“In medical school there is ethnic discrimination at every level… The discrimination is very subtle, but there are a lot of prejudices about those of us who don’t look Scandinavian. We constantly need to excel and can’t make mistakes if we want to be treated like our colleagues with Scandinavian descent. Many supervisors demand constant proof that we are competent to not treat us like incompetent idiots, whereas it is the opposite for our Scandinavian peers. Everyone comes late at some point. I have seen the same Scandinavian students come late almost every day and still be greeted with a positive attitude from supervisors and a brief recap of what they have missed, but I have seen the same supervisor be outraged when a colleague with a different background came late although he never comes late. So, on top of the program being demanding it itself, there are additional expectations on us with another ethnic background due to these prejudices.” – Non-Caucasian man, born in Sweden.
“I have always experienced that I need to be better than my peers, due to my ethnic background, to get the same opportunities. I have leadership positions in multiple organizations and taken on extra work but still see that peers with much fewer merits have gotten jobs where I wasn’t even invited for an interview. When I finally got an intern position, the employer wanted that I would send a proof of Swedish citizenship. I asked my classmates if they had ever had to do the same and no one had even heard of anything like this. I feel a lot of hopelessness in applying for internship/residency, due to many hospitals mainly recruiting by “local affiliation”. Since I have an immigration background, I do not have any “local affiliations”. – Non-Caucasian woman, born in Sweden.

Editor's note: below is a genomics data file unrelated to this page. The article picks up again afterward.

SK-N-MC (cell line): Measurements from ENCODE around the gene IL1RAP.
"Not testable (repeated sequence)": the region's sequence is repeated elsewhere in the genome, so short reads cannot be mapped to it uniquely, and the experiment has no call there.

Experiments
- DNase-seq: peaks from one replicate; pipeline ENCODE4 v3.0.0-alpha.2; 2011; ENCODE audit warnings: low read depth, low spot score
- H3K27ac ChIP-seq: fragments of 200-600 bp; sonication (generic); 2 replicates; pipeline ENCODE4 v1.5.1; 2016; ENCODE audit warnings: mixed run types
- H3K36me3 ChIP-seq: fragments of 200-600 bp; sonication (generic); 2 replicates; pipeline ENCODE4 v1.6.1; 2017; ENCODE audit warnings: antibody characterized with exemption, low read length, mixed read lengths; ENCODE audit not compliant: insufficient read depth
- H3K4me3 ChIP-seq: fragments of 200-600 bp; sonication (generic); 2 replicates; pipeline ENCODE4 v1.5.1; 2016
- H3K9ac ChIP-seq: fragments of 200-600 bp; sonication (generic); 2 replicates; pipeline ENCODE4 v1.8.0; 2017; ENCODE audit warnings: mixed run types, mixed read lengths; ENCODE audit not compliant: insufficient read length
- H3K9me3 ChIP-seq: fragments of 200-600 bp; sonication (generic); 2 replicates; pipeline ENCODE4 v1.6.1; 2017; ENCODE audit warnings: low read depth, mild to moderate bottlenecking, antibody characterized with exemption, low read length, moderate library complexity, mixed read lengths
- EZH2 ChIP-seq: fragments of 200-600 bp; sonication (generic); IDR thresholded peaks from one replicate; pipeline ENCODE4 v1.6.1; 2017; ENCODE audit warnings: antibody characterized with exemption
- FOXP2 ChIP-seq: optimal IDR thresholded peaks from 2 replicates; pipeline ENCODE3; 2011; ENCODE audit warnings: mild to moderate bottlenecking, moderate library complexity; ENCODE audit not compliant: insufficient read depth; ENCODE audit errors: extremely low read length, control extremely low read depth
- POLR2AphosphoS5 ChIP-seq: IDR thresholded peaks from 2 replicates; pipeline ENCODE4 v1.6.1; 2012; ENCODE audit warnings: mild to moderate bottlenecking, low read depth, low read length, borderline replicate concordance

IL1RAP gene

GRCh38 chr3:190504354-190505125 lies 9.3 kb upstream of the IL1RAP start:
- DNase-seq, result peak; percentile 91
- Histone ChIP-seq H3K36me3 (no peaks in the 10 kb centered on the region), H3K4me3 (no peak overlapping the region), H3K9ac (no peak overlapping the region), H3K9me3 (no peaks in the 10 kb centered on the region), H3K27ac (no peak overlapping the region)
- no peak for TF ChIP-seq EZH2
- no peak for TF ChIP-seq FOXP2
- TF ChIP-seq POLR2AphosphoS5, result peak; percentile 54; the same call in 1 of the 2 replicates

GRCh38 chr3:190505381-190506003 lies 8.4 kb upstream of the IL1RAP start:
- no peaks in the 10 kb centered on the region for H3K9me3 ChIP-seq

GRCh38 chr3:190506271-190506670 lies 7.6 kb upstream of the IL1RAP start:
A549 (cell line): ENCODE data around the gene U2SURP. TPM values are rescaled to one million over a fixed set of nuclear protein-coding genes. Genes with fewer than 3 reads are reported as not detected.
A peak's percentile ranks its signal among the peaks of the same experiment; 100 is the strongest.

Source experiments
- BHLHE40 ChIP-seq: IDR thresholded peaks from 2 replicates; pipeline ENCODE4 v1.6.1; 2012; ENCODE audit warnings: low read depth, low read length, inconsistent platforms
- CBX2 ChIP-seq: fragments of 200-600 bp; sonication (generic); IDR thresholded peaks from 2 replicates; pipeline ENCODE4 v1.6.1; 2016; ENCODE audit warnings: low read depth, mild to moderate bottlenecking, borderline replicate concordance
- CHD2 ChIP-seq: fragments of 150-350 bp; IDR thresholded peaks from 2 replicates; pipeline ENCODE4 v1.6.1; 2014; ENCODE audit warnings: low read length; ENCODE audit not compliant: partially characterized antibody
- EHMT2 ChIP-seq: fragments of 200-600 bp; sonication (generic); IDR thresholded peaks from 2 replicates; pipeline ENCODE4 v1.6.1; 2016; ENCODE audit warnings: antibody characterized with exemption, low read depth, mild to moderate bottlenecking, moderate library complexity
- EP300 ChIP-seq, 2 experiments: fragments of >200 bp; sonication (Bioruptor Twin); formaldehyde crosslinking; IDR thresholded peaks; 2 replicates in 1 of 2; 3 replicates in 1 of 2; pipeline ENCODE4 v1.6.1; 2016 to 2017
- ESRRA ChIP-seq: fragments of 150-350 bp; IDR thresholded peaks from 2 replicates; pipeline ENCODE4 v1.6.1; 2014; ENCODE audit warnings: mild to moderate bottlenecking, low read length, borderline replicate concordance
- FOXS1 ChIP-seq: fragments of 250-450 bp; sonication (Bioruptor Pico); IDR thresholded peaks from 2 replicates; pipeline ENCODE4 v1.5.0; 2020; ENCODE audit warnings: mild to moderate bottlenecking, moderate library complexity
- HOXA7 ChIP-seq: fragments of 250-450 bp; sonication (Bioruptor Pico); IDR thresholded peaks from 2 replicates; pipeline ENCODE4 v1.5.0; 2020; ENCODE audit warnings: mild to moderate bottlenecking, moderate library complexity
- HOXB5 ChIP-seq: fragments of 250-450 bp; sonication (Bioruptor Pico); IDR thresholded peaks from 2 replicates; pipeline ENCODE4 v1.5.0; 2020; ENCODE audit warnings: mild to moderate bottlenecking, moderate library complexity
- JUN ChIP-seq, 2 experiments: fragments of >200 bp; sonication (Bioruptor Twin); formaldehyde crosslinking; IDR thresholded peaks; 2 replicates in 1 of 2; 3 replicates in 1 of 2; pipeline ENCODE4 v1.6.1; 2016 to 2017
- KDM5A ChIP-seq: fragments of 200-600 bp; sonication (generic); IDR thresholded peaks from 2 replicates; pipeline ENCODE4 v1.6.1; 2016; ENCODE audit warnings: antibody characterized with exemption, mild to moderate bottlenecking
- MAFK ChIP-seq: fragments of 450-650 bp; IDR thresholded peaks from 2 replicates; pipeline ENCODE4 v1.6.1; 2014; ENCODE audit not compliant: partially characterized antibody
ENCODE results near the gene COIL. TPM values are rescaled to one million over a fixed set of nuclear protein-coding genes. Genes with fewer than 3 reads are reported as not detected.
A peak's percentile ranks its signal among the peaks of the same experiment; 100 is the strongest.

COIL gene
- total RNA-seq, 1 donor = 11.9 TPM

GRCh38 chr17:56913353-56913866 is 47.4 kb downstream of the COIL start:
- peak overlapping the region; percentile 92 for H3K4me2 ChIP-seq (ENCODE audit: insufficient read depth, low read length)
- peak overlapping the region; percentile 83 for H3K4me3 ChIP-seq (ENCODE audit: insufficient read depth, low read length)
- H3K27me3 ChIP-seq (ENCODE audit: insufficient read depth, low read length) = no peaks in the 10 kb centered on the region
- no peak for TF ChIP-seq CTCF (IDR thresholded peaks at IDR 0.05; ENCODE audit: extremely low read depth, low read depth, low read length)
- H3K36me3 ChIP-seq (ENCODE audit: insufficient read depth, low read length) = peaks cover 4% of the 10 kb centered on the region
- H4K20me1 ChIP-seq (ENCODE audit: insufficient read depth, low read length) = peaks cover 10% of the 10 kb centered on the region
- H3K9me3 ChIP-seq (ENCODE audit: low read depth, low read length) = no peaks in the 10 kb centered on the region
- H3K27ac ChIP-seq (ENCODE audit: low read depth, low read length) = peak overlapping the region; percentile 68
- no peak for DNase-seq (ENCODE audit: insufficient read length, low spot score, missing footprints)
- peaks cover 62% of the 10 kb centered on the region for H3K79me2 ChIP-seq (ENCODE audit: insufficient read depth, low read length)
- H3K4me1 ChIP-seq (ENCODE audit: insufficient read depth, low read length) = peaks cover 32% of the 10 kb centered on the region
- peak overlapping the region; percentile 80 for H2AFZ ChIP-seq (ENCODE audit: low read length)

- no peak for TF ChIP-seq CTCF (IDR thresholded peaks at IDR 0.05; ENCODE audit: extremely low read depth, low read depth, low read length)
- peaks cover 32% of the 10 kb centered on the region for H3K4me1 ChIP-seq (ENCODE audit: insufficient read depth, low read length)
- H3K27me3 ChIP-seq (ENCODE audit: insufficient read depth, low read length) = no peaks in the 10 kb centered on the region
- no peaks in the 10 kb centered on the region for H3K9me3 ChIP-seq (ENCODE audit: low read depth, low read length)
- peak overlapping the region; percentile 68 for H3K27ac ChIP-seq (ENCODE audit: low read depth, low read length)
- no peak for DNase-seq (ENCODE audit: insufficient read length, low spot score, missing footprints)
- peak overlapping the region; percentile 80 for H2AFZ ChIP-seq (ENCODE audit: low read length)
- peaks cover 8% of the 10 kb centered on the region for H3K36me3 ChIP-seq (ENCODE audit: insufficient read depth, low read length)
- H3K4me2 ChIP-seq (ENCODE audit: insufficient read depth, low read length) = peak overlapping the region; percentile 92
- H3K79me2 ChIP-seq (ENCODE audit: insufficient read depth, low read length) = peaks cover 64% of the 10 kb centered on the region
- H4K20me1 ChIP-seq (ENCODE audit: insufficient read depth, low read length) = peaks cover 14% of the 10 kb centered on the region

Respondents also shared “compliments” that they had received, perceived to contain underlying sentiments resembling micro-aggressions:
“It has been everything from consultant physicians literally using the n-word in front of a black classmate to micro-aggressions like “wow, how have YOU come all the way here, how GOOD you are” (to a black, Muslim female peer student).” – Non-Caucasian woman, born in Sweden.
Blame and shame
“Blame and shame” is defined as “being held responsible for something that you are not” . One example of this was comments regarding the term “cultural pain”, an expression referring to exaggerated symptoms expressed by women of non-Caucasian descent. This expression was highlighted as one example of racism where the patient was held accountable for their mistreatment. Similarly, sociocultural barriers were described in situations pertaining to practical examination skills, where women expressed discomfort when expected to practice such skills on peers when wearing limited clothing. Questioning of students wearing head scarves was also described with undertones of “blame and shame”.